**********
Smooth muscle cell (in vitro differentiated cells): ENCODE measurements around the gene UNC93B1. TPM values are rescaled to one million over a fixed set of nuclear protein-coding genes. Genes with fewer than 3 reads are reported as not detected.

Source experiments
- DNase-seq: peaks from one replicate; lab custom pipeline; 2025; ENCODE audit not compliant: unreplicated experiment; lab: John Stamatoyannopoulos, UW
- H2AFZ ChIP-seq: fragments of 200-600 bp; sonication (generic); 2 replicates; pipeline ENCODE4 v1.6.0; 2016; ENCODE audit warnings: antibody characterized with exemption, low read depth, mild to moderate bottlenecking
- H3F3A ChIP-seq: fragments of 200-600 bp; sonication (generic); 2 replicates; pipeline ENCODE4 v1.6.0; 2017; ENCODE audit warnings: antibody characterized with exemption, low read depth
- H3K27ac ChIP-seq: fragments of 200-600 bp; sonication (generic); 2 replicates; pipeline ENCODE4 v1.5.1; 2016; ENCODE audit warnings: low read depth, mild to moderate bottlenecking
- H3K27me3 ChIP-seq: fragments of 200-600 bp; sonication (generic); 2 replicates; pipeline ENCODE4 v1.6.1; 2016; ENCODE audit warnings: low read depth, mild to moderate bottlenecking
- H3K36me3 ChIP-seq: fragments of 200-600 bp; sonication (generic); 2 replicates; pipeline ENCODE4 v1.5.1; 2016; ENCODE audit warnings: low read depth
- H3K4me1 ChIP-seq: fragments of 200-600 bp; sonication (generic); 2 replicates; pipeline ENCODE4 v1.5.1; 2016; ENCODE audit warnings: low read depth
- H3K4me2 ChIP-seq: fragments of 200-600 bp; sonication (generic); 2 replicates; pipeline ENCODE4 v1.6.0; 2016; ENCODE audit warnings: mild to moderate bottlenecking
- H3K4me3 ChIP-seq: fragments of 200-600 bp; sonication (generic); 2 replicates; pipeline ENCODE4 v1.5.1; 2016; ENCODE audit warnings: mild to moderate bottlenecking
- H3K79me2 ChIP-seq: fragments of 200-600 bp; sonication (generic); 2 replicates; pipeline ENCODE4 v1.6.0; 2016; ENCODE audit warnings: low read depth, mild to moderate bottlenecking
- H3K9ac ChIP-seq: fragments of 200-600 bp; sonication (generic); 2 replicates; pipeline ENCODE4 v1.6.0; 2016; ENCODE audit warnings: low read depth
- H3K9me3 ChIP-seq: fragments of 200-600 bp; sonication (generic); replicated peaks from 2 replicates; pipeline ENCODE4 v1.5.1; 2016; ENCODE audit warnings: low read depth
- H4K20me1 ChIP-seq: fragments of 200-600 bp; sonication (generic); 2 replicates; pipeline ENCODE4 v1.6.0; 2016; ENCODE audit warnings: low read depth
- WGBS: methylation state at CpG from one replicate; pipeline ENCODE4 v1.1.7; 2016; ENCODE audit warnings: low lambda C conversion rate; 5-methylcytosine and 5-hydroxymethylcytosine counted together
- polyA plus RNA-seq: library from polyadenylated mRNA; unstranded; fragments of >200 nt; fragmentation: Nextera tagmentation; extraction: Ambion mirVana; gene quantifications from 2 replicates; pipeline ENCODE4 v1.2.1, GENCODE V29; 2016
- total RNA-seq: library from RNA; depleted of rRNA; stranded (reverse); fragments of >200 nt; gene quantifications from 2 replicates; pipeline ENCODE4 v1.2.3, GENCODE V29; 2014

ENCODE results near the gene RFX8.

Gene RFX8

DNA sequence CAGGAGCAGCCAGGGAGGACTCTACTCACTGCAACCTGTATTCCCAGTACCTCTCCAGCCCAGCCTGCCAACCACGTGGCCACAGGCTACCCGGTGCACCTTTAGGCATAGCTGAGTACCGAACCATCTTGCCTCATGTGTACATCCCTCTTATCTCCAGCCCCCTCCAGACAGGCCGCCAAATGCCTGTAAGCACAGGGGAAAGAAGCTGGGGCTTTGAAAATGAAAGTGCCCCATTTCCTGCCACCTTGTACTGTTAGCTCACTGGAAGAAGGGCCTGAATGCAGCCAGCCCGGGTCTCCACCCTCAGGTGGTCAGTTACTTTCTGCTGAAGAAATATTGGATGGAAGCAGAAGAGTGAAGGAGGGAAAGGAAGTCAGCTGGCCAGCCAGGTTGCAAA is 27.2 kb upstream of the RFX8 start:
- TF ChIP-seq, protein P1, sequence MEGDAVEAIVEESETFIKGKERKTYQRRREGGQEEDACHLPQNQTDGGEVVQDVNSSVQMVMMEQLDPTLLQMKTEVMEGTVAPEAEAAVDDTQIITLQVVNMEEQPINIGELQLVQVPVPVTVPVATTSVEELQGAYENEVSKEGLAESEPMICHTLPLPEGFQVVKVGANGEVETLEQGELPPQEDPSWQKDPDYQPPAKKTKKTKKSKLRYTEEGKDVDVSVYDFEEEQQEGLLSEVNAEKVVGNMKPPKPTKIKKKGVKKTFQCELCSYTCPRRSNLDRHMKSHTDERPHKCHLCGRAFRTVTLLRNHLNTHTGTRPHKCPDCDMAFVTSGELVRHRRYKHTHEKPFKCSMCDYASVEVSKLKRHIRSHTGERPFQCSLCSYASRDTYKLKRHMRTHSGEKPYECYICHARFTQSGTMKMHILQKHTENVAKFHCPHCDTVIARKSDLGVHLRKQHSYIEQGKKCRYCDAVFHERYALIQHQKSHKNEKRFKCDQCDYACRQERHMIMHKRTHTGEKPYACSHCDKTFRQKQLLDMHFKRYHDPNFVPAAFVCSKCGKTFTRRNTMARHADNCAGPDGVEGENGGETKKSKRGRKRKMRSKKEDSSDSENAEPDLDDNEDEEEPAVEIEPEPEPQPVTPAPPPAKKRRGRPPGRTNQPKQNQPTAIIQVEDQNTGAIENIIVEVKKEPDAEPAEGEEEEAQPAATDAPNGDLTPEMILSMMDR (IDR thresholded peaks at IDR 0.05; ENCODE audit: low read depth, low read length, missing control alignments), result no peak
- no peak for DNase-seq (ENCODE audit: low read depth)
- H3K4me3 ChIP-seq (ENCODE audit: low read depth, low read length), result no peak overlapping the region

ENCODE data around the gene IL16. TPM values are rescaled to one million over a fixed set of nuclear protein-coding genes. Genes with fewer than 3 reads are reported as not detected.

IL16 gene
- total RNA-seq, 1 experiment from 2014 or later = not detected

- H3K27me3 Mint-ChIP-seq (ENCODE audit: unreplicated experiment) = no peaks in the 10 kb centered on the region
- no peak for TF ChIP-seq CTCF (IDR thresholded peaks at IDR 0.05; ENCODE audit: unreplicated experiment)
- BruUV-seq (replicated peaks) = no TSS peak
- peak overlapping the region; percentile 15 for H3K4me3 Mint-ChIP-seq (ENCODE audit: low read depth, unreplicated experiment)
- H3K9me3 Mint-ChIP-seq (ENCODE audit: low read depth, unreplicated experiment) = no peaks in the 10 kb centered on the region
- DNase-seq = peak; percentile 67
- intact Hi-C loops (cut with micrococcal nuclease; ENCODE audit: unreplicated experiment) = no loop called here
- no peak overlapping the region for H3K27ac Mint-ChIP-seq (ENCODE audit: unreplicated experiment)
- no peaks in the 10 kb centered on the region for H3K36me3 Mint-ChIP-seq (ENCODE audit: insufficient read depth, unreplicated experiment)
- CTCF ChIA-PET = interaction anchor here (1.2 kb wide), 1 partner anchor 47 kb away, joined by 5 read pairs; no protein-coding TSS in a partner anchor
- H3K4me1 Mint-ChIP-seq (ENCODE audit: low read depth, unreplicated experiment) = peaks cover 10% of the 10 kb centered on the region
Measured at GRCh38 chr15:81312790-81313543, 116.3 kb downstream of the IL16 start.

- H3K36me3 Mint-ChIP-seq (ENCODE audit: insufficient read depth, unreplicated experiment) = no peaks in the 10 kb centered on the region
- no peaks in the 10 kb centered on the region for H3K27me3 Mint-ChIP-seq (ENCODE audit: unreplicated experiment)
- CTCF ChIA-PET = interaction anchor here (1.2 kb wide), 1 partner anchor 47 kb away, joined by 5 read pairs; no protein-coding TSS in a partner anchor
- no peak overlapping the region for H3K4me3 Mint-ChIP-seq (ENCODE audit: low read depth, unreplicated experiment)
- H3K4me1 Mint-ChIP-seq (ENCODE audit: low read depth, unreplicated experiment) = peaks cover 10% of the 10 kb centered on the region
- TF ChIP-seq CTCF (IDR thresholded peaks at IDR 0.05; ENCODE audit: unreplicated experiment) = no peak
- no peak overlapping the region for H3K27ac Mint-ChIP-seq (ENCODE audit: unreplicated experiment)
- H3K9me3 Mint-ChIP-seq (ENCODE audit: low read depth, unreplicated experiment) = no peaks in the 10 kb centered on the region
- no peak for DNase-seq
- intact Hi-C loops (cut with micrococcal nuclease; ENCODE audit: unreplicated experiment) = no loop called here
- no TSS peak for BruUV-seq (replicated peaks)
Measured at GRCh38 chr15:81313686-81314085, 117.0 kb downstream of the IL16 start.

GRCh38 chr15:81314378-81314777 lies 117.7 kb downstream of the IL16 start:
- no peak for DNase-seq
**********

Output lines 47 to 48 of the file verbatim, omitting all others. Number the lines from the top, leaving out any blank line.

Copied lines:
- H3K9me3 Mint-ChIP-seq (ENCODE audit: low read depth, unreplicated experiment) = no peaks in the 10 kb centered on the region
- no peak for DNase-seq